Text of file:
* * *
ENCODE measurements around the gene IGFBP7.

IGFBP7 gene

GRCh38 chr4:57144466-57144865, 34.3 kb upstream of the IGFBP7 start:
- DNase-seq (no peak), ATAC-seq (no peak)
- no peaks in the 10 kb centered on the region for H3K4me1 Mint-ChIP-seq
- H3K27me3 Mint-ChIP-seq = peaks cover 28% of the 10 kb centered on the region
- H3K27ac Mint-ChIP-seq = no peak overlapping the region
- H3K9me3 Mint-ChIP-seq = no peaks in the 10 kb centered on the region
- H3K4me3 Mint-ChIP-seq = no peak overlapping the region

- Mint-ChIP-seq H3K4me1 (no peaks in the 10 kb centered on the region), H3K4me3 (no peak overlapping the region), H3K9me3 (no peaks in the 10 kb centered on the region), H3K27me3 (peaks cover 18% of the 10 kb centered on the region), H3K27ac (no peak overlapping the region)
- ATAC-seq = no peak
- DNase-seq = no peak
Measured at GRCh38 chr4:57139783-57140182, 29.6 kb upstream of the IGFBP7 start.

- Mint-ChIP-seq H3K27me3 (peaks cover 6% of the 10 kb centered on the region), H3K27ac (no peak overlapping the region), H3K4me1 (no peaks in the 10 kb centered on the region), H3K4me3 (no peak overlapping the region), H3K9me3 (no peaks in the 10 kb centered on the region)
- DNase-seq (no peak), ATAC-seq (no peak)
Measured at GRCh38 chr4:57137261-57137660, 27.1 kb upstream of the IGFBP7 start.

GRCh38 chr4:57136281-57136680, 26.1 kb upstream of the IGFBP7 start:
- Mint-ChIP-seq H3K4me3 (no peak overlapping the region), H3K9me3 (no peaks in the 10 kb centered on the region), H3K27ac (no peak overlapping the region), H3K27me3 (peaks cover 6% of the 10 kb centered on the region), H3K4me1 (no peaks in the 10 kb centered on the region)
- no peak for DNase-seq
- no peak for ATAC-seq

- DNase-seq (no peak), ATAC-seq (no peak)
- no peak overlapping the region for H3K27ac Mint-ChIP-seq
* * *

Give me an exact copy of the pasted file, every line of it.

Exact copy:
ENCODE measurements around the gene IGFBP7.

IGFBP7 gene

GRCh38 chr4:57144466-57144865, 34.3 kb upstream of the IGFBP7 start:
- DNase-seq (no peak), ATAC-seq (no peak)
- no peaks in the 10 kb centered on the region for H3K4me1 Mint-ChIP-seq
- H3K27me3 Mint-ChIP-seq = peaks cover 28% of the 10 kb centered on the region
- H3K27ac Mint-ChIP-seq = no peak overlapping the region
- H3K9me3 Mint-ChIP-seq = no peaks in the 10 kb centered on the region
- H3K4me3 Mint-ChIP-seq = no peak overlapping the region

- Mint-ChIP-seq H3K4me1 (no peaks in the 10 kb centered on the region), H3K4me3 (no peak overlapping the region), H3K9me3 (no peaks in the 10 kb centered on the region), H3K27me3 (peaks cover 18% of the 10 kb centered on the region), H3K27ac (no peak overlapping the region)
- ATAC-seq = no peak
- DNase-seq = no peak
Measured at GRCh38 chr4:57139783-57140182, 29.6 kb upstream of the IGFBP7 start.

- Mint-ChIP-seq H3K27me3 (peaks cover 6% of the 10 kb centered on the region), H3K27ac (no peak overlapping the region), H3K4me1 (no peaks in the 10 kb centered on the region), H3K4me3 (no peak overlapping the region), H3K9me3 (no peaks in the 10 kb centered on the region)
- DNase-seq (no peak), ATAC-seq (no peak)
Measured at GRCh38 chr4:57137261-57137660, 27.1 kb upstream of the IGFBP7 start.

GRCh38 chr4:57136281-57136680, 26.1 kb upstream of the IGFBP7 start:
- Mint-ChIP-seq H3K4me3 (no peak overlapping the region), H3K9me3 (no peaks in the 10 kb centered on the region), H3K27ac (no peak overlapping the region), H3K27me3 (peaks cover 6% of the 10 kb centered on the region), H3K4me1 (no peaks in the 10 kb centered on the region)
- no peak for DNase-seq
- no peak for ATAC-seq

- DNase-seq (no peak), ATAC-seq (no peak)
- no peak overlapping the region for H3K27ac Mint-ChIP-seq